Legal Alerts Mar 06, 2019

No Committee Exception to Brown Act Public Comment Requirement for Special Meetings

California Appellate Court Decision in Preven v. City of Los Angeles

While the Ralph M. Brown Act provides a “committee exception” to the public comment requirement for public entities’ regular meetings, the exception does not apply to special meetings, a California appellate court said in a recently published decision. The Second District Court of Appeal reversed a trial court’s determination that a city acted properly when it barred a member of the public from addressing its full council at a special meeting held after a committee meeting on the same topic at which the member of the public had spoken.
This opinion in Preven v. City of Los Angeles establishes a further distinction between the procedures public entities must follow when holding special meetings, as opposed to regular meetings. It also puts the onus on the state Legislature to bring the Brown Act requirements for special meetings and regular meetings into greater harmony, if it deems it necessary.
The appellant, Eric Preven, addressed a meeting of the Los Angeles City Council’s Planning and Land Use Management Committee, which is comprised of five members of the 15-member City Council, regarding a proposed real estate development near his residence. After the Committee voted unanimously to make a report and recommendation of approval to the full City Council, Preven sought to address the full Council at a special meeting held the following day, at which it was to consider approval of the Committee’s recommendation. However, citing Preven’s prior opportunity to speak at the Committee meeting on the matter, the City refused to allow Preven to address the full Council during the special meeting.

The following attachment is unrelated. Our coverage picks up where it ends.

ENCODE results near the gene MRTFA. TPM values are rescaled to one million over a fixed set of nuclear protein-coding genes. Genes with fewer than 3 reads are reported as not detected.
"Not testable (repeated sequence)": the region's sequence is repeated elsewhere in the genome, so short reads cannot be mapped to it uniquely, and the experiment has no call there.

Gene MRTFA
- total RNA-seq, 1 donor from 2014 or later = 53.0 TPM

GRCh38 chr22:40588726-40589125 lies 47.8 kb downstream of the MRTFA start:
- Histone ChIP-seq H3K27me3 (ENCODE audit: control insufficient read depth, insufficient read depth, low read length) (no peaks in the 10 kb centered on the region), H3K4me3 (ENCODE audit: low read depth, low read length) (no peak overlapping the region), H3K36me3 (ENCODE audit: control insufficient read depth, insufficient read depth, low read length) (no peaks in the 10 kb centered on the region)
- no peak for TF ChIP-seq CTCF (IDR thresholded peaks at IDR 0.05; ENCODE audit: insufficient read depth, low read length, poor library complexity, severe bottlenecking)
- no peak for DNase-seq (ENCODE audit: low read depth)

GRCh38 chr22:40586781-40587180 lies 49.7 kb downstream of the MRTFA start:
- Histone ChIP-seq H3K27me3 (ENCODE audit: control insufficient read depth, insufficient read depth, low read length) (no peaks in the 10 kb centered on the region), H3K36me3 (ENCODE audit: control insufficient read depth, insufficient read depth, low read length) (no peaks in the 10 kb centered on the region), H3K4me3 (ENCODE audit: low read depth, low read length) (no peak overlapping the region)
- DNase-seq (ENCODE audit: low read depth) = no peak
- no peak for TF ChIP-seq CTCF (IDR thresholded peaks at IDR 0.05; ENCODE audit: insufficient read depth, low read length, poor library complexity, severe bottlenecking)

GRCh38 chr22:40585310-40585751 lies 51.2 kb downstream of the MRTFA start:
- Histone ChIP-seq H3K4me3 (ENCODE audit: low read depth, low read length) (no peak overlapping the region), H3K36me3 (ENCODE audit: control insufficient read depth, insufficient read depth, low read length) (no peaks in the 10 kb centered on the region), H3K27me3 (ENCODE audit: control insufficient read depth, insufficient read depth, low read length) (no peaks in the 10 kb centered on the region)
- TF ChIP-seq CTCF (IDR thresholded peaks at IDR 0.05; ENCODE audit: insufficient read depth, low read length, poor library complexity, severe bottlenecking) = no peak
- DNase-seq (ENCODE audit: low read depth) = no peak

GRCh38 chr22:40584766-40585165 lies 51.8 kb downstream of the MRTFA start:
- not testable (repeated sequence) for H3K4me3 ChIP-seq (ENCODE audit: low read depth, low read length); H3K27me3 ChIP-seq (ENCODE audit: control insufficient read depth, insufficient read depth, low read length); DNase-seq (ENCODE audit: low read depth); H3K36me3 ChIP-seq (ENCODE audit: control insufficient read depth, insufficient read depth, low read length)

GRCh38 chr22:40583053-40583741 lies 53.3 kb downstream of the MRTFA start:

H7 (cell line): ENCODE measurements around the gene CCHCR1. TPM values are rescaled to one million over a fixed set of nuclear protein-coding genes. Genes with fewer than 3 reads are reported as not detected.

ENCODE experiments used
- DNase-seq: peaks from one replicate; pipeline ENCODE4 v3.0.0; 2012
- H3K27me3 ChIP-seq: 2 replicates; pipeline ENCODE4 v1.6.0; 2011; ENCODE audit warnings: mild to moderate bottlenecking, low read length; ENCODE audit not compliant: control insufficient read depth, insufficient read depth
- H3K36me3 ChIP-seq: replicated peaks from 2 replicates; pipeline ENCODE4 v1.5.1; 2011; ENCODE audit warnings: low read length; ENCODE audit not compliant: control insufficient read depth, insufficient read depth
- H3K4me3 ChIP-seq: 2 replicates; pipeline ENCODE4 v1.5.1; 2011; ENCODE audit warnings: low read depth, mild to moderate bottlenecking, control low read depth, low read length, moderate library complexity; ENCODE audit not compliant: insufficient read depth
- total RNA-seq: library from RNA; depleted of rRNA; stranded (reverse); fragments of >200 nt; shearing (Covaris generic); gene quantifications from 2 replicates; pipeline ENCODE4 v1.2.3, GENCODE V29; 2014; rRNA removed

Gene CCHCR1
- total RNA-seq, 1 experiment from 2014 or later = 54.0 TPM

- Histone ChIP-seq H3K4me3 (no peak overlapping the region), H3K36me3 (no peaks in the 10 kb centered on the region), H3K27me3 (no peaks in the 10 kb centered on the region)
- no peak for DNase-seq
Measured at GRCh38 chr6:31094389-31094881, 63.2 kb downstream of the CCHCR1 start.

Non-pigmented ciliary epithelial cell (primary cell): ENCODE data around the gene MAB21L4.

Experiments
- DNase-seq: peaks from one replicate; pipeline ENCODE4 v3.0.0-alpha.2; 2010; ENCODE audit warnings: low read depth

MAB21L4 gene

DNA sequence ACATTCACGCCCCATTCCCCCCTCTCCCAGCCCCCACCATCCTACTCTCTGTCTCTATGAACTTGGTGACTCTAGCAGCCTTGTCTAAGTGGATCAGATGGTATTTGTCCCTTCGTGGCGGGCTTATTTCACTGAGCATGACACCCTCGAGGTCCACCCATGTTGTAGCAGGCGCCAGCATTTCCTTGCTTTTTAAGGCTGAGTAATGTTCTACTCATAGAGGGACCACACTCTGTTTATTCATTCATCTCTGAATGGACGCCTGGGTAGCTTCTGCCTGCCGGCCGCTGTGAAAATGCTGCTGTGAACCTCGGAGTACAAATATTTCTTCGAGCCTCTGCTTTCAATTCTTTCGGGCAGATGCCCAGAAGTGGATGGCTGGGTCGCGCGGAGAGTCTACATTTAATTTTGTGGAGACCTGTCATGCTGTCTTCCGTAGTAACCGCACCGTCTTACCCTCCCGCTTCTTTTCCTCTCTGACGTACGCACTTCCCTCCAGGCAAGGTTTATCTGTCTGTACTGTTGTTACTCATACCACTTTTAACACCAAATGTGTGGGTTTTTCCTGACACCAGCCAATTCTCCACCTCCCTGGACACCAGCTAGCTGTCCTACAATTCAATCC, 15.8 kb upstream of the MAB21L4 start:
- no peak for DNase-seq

The appellate court determined that the City could not bar Preven from speaking at the special meeting based on his prior opportunity to speak at a separate and distinct committee meeting. The Brown Act expressly requires public entities to provide the public an opportunity to speak “before or during” the consideration of an item at both special and regular meetings. One exception is made in the Government Code, which says  the public entity need not provide an opportunity for public comment “on any item that has already been considered by a committee, composed exclusively of members of the legislative body, at a public meeting wherein all interested members of the public were afforded the opportunity to address the committee on the item, unless the item has been substantially changed since the committee heard the item, as determined by the legislative body.” The court concluded the “committee exception” only applies to items scheduled at a regular meeting of the legislative body and not to items heard at a special meeting.
For more information about this decision and how it may impact your agency, contact the authors of this Legal Alert listed at the right in the firm’s Municipal Law practice group or your BB&K attorney.
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Disclaimer: BB&K Legal Alerts are not intended as legal advice. Additional facts or future developments may affect subjects contained herein. Seek the advice of an attorney before acting or relying upon any information in this communiqué.

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